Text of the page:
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MSMQ for .NET Developers (Part 1) : Page 2

MSMQ provides robust and easy-to-use messaging capabilities that let you send and receive messages between applications running on one machine, different machines, and even across the Internet, both synchronously and asynchronously. Unfortunately, MSMQ is notoriously underused. Find out how to get started with MSMQ and what you can do with it.


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Referencing Queues
To send a message to a queue, the sending application must first provide the queue location. MSMQ provides several different methods for identifying queues; the most commonly used queue references are the path name and the direct format name. You commonly use path names to reference public queues, and local private queues. Because they query AD for queue information, you can't use path names to reference private queues located on remote machines. Instead, developers commonly use direct format names to access remote private queues. Direct format names provide a means of interacting with queues directly, avoiding the need for MSMQ to query AD. This fact makes using direct format names the preferred method of accessing queues of all types, because not only does the queuing infrastructure become more robust, but message throughput increases considerably. Both pathnames and direct format names use similar formats. The first portion of the reference specifies the location of the queue by either specifying the machine name or the network address of the server hosting the queue. The second portion of the reference is the queue name, which can include an optional attribute to specify that the queue is private. Table 1 shows several examples of queue references.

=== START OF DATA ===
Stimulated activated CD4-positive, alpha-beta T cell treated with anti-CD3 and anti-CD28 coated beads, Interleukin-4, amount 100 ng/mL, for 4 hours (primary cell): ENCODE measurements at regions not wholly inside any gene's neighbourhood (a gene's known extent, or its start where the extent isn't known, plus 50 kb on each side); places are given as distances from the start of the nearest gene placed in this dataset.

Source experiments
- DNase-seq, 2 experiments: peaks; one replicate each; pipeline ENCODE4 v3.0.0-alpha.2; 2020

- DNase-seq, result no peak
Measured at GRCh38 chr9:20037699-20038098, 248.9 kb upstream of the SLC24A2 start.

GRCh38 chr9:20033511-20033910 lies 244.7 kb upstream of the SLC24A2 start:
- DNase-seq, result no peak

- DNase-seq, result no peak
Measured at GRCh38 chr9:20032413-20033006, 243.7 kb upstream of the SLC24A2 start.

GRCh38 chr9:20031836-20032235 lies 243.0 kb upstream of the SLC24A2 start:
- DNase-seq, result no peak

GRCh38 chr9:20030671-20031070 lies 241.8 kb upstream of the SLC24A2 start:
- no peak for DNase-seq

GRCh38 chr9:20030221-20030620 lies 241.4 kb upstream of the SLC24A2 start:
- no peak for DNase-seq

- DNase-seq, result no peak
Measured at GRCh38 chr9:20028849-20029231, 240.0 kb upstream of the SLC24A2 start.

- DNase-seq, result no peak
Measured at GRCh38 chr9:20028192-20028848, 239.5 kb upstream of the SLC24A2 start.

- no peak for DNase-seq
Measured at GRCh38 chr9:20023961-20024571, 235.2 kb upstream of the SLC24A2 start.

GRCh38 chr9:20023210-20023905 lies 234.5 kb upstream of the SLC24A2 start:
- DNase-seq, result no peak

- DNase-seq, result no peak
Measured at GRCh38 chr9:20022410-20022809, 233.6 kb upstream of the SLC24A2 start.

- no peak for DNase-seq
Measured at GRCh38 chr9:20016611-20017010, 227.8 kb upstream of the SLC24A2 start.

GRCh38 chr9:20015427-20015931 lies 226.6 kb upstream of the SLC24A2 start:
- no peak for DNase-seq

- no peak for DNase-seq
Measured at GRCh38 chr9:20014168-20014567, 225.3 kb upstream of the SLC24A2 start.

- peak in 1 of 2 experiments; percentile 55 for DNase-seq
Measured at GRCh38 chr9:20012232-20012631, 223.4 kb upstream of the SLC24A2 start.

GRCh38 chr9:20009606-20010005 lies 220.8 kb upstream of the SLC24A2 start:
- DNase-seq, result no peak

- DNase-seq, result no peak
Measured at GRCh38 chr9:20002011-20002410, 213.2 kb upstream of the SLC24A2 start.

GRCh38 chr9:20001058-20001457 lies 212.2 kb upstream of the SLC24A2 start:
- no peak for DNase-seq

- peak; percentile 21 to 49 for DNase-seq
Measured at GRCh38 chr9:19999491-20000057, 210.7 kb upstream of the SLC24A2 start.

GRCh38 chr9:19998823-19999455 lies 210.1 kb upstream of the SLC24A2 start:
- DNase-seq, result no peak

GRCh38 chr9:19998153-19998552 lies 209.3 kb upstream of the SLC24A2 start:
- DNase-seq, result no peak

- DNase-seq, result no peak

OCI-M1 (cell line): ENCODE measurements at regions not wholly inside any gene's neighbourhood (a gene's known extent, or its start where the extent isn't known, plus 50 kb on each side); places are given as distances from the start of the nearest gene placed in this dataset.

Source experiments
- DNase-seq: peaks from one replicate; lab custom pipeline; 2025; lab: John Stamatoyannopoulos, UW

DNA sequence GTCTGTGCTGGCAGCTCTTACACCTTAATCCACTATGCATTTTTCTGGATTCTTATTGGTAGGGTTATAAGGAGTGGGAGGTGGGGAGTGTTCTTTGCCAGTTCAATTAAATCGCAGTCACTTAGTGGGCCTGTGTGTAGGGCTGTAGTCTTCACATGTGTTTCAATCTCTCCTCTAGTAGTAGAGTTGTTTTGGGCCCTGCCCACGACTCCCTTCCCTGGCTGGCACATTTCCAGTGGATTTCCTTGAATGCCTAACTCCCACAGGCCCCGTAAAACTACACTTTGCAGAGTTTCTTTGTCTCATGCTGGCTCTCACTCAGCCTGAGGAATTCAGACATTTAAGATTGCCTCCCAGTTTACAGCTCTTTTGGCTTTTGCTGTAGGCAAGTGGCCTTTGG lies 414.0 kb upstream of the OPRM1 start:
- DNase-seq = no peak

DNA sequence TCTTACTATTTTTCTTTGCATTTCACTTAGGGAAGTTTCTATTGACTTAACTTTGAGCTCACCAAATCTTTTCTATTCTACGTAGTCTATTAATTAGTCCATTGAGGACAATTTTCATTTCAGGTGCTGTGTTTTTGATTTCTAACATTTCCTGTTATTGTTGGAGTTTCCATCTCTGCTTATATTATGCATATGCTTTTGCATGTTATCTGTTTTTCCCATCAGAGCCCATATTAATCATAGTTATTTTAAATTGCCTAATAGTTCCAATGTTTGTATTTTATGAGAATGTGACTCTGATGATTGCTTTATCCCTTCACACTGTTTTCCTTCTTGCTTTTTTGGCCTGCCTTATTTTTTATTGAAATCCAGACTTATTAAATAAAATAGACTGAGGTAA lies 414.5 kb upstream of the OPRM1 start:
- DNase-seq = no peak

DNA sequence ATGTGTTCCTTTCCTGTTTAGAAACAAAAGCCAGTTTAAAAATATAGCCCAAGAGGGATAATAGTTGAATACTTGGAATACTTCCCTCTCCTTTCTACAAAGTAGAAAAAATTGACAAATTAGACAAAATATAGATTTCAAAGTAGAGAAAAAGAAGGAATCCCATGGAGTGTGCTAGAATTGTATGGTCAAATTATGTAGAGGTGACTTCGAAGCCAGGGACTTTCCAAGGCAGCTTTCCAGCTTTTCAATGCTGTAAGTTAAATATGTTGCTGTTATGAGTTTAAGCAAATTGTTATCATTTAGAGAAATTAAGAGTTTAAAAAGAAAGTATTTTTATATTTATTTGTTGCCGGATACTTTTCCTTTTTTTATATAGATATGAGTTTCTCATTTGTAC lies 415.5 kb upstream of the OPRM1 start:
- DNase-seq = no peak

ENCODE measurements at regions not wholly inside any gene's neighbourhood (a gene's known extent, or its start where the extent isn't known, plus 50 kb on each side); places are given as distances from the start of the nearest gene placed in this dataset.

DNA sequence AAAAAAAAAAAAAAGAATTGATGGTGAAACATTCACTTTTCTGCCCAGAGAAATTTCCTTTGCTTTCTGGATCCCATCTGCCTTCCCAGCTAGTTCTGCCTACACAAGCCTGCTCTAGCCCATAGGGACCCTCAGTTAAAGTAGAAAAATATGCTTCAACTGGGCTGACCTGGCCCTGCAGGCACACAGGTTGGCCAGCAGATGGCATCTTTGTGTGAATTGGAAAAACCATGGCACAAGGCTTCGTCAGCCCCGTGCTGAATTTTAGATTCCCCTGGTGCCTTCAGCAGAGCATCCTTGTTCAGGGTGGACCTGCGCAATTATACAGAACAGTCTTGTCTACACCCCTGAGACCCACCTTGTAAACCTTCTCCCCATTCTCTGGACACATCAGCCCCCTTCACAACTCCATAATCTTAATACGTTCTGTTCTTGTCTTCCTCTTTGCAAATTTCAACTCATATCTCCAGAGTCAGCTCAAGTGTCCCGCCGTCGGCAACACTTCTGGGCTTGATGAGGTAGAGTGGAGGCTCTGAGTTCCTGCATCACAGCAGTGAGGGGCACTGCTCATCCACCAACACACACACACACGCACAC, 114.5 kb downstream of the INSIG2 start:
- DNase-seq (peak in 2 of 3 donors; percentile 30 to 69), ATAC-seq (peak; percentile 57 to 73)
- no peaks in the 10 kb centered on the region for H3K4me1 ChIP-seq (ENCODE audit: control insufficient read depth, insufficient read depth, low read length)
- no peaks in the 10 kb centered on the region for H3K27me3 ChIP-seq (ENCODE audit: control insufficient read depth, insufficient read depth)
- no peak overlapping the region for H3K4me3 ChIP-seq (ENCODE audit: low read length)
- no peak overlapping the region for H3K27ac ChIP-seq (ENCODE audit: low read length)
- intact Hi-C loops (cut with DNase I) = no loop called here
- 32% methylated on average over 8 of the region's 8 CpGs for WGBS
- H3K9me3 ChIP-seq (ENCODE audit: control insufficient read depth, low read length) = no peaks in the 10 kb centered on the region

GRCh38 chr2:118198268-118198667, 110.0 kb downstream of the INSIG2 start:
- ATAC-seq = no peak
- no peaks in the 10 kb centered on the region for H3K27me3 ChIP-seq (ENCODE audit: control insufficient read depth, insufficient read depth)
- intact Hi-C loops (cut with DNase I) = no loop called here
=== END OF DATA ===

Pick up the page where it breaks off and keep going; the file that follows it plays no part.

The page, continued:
Table 1. Sample pathnames and direct format names for both public and private queues.

Path Names
.\DevXTestQueue References a public queue named DevXTestQueue on the local machine.
server01\DevXTestQueue References a public queue named DevXTestQueue on a machine named server01 (local queues can be referenced with a machine name as well).
.\private$\DevXTestQueue References a private queue named DevXTestQueue on the local machine.
server01\private$\DevXTestQueue References a private queue named DevXTestQueue on a machine named server01.
Direct Format Names
Formatname:DIRECT=OS:.\DevXTestQueue References a public queue named DevXTestQueue on the local machine.
Formatname:DIRECT=OS:server01\DevXTestQueue References a public queue named DevXTestQueue on a machine named server01.
Formatname:DIRECT=TCP:127.0.0.1\private$\DevXTestQueue References a private queue named DevXTestQueue on the local machine.

Message Formatters
MSMQ under .NET also provides the ability to serialize objects and forward them to other applications. This is really nothing unique, because developers can very easily send objects to other applications using .NET Remoting. But MSMQ provides the ability to deliver those calls asynchronously, in a way that allows the message to survive machine reboots and persist indefinitely. To transfer objects, MSMQ requires you to specify a message formatter to serialize the message. The three main serializers are the ActiveXMessageFormatter, used to serialize simple formats and ActiveX objects; the BinaryMessageFormatter, used to format objects using binary serialization; and the XMLMessageFormatter, which uses XML to serialize messages. Because most messages sent using MSMQ are text strings, you'll probably use the XMLMessageFormatter most often. However, for sending and receiving objects, the binary formatter provides faster messaging with a smaller memory footprint. Formatters are very simple to use; you simply specify which formatter to use when sending a message and which one to use when receiving a message. You'll see examples of how to apply formatters in the downloadable code samples.


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